All of the aforementioned choppiness helps to explain the confusion being expressed by investors in myriad sentiment measures. In the case of Ned Davis Research’s Crowd Sentiment Poll (which is an amalgamation of seven distinct sentiment measures, some attitudinal and some behavioral), even with the latest rally in stocks, sentiment dipped slightly into the “extreme pessimism” zone as you can see below. That has historically been the second-best zone for stocks in terms of annualized performance.

Pessimistic Crowd Sentiment

NDR Crowd Sentiment PollNDR Crowd Sentiment Poll Table

Source: Charles Schwab, Ned Davis Research (NDR), Inc. (Further distribution prohibited without prior permission. Copyright 2019 (c) Ned Davis Research, Inc. All rights reserved.), as of September 3, 2019.

Another sentiment indicator I track daily is SentimenTrader’s “Smart Money / Dumb Money Confidence” which is a behavioral measure of how each cohort is investing (at extremes, the former is the non-contrarian indicator, while the latter is the contrarian indicator). Right now, both cohorts are in the “neutral” (or confused?) camp.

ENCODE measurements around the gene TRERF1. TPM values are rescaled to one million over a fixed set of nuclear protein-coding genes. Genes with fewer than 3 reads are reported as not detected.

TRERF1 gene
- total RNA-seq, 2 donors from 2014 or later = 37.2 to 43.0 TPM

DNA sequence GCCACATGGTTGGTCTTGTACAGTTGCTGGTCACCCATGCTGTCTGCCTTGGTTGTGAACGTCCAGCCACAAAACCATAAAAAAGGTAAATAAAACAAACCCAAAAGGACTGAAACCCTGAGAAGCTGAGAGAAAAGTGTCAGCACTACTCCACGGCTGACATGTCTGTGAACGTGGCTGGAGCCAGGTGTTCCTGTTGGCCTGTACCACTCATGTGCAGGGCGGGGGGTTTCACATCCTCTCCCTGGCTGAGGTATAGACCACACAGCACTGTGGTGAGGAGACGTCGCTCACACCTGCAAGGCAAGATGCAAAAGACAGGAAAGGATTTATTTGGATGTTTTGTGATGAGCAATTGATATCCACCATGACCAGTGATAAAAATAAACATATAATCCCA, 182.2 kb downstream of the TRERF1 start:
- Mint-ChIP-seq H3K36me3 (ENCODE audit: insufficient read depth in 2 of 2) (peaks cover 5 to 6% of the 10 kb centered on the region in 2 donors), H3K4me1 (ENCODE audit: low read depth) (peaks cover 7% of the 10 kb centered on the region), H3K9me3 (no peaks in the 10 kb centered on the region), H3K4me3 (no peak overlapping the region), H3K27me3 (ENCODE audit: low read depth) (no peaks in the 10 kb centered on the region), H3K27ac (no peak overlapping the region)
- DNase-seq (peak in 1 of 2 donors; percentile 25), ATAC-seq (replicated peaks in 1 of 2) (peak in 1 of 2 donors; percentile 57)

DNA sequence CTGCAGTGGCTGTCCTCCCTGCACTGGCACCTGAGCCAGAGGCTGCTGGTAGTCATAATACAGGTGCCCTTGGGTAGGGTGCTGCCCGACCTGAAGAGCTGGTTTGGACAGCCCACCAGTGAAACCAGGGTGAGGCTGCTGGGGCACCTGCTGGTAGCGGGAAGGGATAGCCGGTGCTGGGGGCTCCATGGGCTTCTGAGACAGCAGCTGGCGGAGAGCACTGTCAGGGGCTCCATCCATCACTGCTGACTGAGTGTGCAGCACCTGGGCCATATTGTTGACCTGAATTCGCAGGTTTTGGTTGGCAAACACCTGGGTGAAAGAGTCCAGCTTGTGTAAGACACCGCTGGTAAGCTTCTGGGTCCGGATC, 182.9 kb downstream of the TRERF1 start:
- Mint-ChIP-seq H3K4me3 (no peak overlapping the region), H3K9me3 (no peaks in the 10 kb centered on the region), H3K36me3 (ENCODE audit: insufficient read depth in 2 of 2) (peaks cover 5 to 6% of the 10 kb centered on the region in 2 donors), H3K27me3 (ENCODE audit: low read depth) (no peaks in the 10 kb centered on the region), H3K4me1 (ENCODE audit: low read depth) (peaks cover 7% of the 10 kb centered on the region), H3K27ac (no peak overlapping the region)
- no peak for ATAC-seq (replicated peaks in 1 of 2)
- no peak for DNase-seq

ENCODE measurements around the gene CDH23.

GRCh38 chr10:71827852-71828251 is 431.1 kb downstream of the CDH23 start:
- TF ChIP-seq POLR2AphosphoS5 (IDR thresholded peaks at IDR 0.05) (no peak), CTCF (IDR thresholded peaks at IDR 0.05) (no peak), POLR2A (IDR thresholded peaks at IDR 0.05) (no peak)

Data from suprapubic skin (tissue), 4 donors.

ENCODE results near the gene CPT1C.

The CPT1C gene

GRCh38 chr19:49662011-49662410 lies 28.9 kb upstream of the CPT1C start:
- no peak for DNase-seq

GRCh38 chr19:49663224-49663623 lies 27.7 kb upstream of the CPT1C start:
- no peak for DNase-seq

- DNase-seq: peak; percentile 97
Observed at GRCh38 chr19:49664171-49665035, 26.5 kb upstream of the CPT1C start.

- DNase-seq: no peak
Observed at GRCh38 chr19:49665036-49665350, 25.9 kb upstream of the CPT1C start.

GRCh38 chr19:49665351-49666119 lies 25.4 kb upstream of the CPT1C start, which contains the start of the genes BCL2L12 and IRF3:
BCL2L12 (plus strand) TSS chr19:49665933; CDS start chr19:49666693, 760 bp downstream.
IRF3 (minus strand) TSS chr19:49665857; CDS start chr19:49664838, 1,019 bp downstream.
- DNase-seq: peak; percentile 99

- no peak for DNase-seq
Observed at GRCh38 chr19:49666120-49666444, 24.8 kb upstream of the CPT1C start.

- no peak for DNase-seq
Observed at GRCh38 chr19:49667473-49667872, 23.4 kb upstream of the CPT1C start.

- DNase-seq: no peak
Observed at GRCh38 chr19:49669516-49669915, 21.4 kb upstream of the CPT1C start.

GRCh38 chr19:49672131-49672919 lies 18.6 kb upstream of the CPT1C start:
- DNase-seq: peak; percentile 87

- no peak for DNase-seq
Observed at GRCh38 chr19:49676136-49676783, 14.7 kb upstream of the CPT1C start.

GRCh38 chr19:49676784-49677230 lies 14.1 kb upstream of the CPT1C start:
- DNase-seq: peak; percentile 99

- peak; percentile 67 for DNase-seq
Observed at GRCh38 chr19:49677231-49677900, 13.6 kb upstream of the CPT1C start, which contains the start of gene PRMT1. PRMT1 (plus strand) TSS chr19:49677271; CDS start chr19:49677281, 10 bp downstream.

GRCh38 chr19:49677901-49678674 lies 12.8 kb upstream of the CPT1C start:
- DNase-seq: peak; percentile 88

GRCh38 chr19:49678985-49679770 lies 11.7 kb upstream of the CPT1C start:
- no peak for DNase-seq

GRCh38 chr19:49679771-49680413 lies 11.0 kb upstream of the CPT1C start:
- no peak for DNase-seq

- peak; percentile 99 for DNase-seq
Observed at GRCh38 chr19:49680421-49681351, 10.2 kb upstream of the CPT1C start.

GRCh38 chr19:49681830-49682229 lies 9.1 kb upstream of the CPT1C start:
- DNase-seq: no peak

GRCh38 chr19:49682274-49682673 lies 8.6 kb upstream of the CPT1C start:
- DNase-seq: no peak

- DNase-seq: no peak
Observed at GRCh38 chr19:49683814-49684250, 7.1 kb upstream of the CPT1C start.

Smart and Dumb Money Equally Confused

Smart Dumb Money

Source: Charles Schwab, SentimenTrader, as of September 6, 2019.

In sum

It continues to be a difficult environment in which to trade around short-term news; even if short-term news is having an outsized impact on day-to-day and month-to-month market behavior. As I often say, investing should always be a process over time; never about a moment in time. There are no free lunches in the business of investing; but sticking to the tried-and-true disciplines around diversification and periodic rebalancing is as close as it gets.

Next Steps

Important Disclosures:

The information provided here is for general informational purposes only and should not be considered an individualized recommendation or personalized investment advice. The investment strategies mentioned here may not be suitable for everyone. Each investor needs to review an investment strategy for his or her own particular situation before making any investment decision. 

All expressions of opinion are subject to change without notice in reaction to shifting market conditions. Data contained herein from third-party providers is obtained from what are considered reliable sources. However, its accuracy, completeness or reliability cannot be guaranteed. 

Examples provided are for illustrative purposes only and not intended to be reflective of results you can expect to achieve.

©2019 Charles Schwab & Co., Inc. All rights reserved. Member SIPC.